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Hoffmann, R. A wiki for the life sciences where authorship matters. Nature Genetics (2008)

Synapsin I bundles F-actin in a phosphorylation-dependent manner.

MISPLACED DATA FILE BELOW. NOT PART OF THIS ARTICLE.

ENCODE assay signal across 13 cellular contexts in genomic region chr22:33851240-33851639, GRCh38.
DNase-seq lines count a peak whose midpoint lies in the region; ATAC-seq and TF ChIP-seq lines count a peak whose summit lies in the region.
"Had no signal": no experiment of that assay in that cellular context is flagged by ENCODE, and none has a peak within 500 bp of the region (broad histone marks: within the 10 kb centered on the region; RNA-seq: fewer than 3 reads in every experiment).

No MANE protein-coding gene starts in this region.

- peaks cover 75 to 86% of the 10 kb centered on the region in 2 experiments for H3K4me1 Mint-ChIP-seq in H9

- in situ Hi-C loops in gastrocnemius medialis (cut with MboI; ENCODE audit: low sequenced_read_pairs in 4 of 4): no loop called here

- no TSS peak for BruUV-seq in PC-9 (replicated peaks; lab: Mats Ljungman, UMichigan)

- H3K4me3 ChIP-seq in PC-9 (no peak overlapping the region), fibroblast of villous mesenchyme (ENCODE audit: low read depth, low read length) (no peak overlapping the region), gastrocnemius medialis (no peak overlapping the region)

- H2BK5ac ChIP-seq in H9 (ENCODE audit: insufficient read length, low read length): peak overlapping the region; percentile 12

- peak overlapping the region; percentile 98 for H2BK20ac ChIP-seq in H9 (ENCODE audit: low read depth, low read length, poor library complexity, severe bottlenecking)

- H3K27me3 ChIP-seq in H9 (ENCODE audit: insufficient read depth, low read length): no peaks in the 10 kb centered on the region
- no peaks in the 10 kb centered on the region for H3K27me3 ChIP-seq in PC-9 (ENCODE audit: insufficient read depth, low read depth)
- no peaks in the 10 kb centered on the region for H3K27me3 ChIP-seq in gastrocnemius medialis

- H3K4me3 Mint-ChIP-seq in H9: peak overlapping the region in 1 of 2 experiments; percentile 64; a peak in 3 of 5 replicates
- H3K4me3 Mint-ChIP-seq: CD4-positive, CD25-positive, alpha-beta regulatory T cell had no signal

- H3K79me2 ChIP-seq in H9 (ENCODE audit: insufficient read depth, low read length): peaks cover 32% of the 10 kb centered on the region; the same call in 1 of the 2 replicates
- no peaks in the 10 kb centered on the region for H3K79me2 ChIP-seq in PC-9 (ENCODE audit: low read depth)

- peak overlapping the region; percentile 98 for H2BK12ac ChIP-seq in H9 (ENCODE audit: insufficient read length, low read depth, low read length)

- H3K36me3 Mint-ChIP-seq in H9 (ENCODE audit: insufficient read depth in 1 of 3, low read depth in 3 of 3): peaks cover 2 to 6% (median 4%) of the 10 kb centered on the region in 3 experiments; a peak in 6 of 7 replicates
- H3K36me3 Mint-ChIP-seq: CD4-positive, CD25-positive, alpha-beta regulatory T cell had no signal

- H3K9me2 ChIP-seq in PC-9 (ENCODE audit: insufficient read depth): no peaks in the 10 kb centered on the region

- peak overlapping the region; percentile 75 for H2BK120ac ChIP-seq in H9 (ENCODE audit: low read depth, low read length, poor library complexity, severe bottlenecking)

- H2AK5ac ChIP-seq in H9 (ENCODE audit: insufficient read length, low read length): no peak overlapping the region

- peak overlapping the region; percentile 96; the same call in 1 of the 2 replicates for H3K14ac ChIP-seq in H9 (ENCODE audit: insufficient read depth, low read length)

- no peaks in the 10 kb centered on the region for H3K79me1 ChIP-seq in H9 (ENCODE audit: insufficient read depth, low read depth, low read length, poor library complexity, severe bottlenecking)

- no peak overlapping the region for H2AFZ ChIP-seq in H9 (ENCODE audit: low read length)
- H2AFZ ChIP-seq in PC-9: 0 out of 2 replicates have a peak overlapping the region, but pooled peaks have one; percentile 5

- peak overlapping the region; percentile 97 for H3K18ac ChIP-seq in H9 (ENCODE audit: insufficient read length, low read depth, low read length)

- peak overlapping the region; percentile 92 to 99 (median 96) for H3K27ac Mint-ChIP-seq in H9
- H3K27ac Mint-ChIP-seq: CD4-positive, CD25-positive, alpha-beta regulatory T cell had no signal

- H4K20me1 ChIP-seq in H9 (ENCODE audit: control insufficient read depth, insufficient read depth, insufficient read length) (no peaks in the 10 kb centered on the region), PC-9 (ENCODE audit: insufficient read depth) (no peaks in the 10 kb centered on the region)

Synapsin I is a neuron-specific phosphoprotein localized to the cytoplasmic surface of synaptic vesicles. This phosphoprotein is a major substrate for cyclic AMP-dependent and calcium/calmodulin-dependent protein kinases. Its state of phosphorylation can be altered both in vivo and in vitro by a variety of physiological and pharmacological manipulations known to affect synaptic function. Recent direct evidence suggests that it may be involved in the regulation of neurotransmitter release from the nerve terminal. In the nerve terminal, synaptic vesicles are embedded in a cytoskeletal network, consisting in part of actin. We report here the ability of the dephospho-form of synapsin I to bundle F-actin. This bundling activity is reduced when synapsin I is phosphorylated by cAMP-dependent protein kinase and virtually abolished when it is phosphorylated by calcium/calmodulin-dependent protein kinase II or by both kinases. These results, demonstrating an interaction of synapsin I with actin in vitro, support the possibility that synapsin I is involved in clustering of synaptic vesicles at the presynaptic terminal and that the phosphorylation of synapsin I may be involved in regulating the translocation of synaptic vesicles to their sites of release.[1]


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